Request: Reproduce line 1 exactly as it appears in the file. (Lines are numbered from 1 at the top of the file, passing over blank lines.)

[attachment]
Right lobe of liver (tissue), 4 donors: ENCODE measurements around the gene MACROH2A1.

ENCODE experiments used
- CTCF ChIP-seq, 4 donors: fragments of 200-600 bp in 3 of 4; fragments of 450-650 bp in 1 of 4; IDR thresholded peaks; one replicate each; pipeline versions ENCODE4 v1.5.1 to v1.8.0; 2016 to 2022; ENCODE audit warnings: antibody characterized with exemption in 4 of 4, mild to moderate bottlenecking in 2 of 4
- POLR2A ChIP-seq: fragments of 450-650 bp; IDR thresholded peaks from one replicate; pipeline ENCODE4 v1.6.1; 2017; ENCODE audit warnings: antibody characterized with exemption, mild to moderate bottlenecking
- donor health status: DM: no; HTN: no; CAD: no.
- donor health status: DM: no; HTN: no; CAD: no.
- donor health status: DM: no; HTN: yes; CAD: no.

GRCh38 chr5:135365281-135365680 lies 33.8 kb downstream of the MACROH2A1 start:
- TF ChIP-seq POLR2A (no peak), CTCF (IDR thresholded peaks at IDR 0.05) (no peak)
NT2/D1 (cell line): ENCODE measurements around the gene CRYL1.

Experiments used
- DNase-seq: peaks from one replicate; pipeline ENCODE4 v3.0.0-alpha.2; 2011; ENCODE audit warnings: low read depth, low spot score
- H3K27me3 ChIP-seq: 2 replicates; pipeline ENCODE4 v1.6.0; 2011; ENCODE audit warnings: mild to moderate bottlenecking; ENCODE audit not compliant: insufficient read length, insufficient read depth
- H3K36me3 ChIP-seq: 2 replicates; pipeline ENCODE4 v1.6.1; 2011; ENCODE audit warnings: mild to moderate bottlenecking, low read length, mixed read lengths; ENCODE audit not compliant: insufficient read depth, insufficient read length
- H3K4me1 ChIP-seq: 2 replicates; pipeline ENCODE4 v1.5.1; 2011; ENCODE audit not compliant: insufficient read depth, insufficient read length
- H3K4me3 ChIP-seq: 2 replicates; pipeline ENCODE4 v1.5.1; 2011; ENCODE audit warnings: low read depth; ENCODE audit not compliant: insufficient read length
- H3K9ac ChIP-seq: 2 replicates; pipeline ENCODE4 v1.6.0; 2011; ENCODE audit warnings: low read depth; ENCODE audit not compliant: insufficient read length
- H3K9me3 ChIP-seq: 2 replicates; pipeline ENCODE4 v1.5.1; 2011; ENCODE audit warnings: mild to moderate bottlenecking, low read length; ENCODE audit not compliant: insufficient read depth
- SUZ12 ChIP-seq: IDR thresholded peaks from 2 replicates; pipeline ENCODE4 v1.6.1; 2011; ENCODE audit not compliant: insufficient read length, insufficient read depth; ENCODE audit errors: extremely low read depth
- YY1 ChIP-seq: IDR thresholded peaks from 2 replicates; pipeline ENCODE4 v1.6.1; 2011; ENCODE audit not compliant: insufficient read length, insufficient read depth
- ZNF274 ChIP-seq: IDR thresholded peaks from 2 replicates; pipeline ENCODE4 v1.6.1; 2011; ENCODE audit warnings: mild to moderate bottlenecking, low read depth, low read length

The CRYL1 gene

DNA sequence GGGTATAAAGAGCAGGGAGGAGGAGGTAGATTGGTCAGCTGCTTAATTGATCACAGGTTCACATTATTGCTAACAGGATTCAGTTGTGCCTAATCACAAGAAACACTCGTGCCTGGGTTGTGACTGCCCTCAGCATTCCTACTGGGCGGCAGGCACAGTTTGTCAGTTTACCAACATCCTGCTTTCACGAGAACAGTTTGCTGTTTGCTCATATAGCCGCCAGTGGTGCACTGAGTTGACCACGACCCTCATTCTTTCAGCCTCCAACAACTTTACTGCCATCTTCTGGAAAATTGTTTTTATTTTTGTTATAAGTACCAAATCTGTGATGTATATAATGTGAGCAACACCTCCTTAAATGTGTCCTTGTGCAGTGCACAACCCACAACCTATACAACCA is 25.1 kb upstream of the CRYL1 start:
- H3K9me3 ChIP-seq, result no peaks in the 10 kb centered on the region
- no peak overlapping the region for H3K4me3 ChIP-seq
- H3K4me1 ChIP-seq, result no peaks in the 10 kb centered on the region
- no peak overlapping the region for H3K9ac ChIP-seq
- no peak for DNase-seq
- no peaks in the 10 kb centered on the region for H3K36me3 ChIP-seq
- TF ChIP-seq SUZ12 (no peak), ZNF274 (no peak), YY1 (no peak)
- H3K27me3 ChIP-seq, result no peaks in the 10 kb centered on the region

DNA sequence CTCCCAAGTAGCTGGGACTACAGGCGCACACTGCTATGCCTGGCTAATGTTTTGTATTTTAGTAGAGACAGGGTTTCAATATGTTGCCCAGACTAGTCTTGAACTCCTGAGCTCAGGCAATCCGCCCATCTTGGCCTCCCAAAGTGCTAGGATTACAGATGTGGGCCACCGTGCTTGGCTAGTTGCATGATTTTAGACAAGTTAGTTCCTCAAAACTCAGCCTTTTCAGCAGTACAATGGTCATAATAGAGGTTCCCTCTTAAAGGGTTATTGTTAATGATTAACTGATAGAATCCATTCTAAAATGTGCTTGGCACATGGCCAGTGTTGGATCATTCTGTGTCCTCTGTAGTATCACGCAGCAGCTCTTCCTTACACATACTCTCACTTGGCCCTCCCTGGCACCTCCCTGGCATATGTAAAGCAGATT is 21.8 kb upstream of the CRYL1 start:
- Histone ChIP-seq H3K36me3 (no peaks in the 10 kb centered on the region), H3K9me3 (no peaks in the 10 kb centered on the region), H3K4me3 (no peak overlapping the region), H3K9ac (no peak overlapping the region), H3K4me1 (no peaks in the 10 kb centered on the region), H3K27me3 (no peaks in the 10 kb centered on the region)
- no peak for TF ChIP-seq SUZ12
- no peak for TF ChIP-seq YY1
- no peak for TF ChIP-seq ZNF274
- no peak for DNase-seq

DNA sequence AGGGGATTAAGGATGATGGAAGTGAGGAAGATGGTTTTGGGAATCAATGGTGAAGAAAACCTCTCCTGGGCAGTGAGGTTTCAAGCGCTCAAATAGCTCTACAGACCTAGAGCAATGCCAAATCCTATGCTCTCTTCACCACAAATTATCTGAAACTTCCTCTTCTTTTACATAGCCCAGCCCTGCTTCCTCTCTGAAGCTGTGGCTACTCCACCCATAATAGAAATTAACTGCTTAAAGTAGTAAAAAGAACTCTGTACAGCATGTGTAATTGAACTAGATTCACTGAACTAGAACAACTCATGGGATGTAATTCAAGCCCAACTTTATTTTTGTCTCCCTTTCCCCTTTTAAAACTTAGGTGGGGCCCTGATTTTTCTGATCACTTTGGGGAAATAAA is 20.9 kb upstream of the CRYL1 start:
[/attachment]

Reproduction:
Right lobe of liver (tissue), 4 donors: ENCODE measurements around the gene MACROH2A1.